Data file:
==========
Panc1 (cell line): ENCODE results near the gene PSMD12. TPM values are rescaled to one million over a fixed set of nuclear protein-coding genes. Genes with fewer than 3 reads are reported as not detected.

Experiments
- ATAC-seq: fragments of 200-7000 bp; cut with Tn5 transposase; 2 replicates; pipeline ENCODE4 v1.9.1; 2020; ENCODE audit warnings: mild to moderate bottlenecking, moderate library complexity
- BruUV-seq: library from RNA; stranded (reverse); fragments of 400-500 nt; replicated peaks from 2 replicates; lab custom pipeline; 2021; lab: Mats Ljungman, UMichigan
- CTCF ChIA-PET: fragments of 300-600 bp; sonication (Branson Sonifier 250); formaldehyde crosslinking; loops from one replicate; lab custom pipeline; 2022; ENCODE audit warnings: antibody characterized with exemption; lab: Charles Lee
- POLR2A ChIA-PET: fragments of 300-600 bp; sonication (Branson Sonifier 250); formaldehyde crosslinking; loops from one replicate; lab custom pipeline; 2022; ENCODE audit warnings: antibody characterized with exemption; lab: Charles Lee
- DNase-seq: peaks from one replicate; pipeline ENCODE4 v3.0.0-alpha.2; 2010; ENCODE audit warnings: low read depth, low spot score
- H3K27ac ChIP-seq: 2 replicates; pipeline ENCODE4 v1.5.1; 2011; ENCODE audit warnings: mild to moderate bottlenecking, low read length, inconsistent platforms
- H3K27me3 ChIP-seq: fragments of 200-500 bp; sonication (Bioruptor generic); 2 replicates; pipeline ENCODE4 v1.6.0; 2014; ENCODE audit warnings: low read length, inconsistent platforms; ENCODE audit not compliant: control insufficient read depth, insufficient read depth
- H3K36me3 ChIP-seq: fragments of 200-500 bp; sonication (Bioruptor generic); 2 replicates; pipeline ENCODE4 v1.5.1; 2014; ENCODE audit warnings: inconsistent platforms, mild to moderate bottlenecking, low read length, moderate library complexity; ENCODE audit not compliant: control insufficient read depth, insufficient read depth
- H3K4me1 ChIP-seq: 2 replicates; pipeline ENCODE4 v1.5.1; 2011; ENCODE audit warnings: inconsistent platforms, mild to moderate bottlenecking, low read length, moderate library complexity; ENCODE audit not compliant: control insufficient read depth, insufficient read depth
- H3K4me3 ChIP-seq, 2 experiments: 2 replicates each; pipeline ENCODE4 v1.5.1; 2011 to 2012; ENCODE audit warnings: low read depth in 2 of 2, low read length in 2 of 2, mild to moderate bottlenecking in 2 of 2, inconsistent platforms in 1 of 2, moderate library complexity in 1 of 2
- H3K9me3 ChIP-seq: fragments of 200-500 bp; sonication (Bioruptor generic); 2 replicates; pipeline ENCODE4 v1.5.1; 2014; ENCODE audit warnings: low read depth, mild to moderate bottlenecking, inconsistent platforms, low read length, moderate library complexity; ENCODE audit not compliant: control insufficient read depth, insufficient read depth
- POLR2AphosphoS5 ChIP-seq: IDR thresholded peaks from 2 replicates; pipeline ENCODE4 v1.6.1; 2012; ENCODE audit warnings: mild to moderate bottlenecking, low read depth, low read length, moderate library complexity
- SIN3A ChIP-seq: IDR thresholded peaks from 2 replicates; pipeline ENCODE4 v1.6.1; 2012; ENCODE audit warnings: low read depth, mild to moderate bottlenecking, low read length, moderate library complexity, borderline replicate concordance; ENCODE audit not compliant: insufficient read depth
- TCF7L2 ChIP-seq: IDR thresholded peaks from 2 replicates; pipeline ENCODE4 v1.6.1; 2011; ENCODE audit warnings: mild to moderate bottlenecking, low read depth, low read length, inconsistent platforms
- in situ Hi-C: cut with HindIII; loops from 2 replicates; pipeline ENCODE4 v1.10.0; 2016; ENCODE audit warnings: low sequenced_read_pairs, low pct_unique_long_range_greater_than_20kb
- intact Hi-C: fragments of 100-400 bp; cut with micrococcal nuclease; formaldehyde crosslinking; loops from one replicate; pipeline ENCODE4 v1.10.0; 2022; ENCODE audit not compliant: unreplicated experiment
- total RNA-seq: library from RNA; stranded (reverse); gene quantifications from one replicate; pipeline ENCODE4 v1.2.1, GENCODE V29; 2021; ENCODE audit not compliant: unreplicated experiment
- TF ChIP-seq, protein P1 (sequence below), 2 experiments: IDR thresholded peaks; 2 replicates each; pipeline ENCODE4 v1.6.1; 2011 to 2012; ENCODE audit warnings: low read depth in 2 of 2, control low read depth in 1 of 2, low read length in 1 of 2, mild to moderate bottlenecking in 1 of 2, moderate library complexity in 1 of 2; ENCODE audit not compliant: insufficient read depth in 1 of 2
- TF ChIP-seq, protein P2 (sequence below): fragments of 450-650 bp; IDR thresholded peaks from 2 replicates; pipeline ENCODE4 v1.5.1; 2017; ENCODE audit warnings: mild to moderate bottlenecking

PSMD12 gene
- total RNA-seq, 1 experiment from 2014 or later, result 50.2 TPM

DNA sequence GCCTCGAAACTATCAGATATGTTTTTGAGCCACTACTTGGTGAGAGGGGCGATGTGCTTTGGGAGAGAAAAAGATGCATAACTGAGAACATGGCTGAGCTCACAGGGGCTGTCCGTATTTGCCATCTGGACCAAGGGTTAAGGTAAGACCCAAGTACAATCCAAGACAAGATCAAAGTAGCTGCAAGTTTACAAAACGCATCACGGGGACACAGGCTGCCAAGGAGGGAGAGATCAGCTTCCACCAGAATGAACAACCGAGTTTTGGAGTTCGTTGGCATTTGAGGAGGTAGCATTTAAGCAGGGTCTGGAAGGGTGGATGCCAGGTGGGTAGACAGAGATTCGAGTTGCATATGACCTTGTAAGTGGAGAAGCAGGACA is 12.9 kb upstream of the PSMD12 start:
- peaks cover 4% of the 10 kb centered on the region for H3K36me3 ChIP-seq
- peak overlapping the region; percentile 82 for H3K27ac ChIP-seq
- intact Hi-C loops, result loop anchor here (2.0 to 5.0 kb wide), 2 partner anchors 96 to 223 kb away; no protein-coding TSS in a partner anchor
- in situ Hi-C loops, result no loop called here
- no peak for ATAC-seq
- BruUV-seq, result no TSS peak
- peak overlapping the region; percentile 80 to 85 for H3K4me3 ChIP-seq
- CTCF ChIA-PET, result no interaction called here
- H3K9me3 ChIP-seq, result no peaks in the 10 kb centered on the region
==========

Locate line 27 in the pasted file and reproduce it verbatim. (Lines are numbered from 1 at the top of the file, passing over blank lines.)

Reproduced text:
- intact Hi-C loops, result loop anchor here (2.0 to 5.0 kb wide), 2 partner anchors 96 to 223 kb away; no protein-coding TSS in a partner anchor